Narrating uncertainty in Bleak House and Emma
Woods, Gina Susanne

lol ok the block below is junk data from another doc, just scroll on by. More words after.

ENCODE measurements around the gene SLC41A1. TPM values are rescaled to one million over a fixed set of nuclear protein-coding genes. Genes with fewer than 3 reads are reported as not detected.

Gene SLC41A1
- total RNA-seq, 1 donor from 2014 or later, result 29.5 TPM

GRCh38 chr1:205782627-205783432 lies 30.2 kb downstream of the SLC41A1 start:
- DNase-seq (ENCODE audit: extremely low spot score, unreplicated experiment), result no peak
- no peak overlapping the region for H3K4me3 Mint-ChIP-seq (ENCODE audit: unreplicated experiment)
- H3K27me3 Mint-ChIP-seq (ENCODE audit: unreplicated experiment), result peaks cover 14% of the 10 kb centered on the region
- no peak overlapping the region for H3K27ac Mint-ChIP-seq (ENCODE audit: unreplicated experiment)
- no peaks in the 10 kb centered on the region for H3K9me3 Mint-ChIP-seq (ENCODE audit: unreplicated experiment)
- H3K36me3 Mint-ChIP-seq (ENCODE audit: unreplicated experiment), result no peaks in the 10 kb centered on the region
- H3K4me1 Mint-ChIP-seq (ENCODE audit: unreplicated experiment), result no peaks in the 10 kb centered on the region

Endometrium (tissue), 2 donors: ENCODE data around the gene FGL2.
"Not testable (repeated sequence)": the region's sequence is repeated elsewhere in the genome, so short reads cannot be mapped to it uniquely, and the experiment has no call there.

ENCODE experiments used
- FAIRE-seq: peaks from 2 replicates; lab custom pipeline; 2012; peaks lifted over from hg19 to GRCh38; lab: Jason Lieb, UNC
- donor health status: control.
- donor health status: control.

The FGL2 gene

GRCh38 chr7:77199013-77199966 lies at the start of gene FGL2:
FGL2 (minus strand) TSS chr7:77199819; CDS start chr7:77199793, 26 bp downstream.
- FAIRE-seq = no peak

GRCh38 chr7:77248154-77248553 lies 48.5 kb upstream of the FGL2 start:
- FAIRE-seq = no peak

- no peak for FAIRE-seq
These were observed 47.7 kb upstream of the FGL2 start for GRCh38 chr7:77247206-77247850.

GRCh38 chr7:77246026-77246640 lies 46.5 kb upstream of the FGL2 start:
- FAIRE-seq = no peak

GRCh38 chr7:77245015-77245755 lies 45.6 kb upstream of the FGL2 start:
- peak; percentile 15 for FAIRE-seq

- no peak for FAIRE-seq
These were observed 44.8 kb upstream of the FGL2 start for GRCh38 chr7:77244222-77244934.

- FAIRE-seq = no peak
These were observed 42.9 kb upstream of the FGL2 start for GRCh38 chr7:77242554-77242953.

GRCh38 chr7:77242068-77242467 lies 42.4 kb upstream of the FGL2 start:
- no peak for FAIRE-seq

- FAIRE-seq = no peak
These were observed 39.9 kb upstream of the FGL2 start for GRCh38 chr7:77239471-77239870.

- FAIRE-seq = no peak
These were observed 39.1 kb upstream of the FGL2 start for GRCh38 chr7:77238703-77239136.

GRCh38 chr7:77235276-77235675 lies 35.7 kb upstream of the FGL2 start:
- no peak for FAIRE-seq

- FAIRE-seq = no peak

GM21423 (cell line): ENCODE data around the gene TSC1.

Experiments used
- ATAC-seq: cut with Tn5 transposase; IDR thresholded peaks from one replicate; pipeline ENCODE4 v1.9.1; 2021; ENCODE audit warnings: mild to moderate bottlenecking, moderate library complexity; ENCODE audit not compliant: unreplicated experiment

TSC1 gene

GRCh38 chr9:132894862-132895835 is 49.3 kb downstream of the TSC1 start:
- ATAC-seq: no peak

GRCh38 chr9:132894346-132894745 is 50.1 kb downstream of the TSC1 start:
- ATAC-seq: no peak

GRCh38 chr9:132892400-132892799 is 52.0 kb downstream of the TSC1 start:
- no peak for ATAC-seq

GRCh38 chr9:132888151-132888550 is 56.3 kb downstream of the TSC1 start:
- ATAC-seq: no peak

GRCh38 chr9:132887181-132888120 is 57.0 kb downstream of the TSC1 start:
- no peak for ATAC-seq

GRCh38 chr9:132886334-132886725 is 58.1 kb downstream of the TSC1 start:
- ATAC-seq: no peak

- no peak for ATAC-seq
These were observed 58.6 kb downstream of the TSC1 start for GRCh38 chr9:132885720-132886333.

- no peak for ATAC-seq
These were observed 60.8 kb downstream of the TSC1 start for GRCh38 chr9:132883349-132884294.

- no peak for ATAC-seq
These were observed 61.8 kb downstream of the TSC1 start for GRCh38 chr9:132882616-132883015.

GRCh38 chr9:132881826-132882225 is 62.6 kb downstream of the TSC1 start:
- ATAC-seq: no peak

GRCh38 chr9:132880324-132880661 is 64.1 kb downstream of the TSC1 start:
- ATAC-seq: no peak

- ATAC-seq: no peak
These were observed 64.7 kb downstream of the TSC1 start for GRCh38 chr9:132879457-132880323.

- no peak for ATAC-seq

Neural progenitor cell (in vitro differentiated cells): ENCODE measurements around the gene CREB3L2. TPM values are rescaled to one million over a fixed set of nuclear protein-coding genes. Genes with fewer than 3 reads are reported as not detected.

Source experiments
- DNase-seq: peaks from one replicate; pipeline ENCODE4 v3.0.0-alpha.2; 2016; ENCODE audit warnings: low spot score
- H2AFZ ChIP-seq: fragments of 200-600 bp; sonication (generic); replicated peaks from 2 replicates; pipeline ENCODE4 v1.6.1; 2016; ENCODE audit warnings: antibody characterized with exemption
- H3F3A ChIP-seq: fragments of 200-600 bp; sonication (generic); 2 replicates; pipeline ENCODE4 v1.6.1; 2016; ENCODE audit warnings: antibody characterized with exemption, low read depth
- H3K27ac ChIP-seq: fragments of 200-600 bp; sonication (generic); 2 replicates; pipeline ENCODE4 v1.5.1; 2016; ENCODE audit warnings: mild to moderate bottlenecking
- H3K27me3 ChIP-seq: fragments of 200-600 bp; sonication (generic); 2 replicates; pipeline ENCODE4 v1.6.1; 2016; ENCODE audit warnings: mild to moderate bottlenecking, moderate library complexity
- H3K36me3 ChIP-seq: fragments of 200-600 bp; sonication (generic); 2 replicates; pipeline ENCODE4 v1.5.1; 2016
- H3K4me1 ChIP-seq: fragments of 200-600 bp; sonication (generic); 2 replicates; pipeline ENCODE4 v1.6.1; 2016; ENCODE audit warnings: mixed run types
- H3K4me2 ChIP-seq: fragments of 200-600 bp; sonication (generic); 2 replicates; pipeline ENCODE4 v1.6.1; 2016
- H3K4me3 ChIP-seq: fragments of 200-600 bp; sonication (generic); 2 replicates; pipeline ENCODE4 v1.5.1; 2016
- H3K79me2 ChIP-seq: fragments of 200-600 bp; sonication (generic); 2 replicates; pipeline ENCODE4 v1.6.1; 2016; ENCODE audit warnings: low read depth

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Although D. A. Miller claims that there is no need to deny the novel’s attempt to master the narratable, I would argue that traditional novels and their authors have aspired to nothing so lofty or total as mastery. Instead, traditional novels constitute attempts to manage narratability. Charles Dickens and Jane Austen face chance, variability, ambiguity, and uncertainty and use narrative not to control these elements but to corral them into something coherent and intelligible. In spite of the requisite beginnings and endings that must bookend these narratives, they remain open-ended, laden with unanswered questions and untold episodes. At the close of the novels, some desires go unfufilled, some goals are unattained, and some knowledge remains shrouded in the mystery of the text. Thus, narrative is not intended to eliminate the danger inherent in want or equivocal meaning. Instead, it can offer methods for surviving in the face of that danger.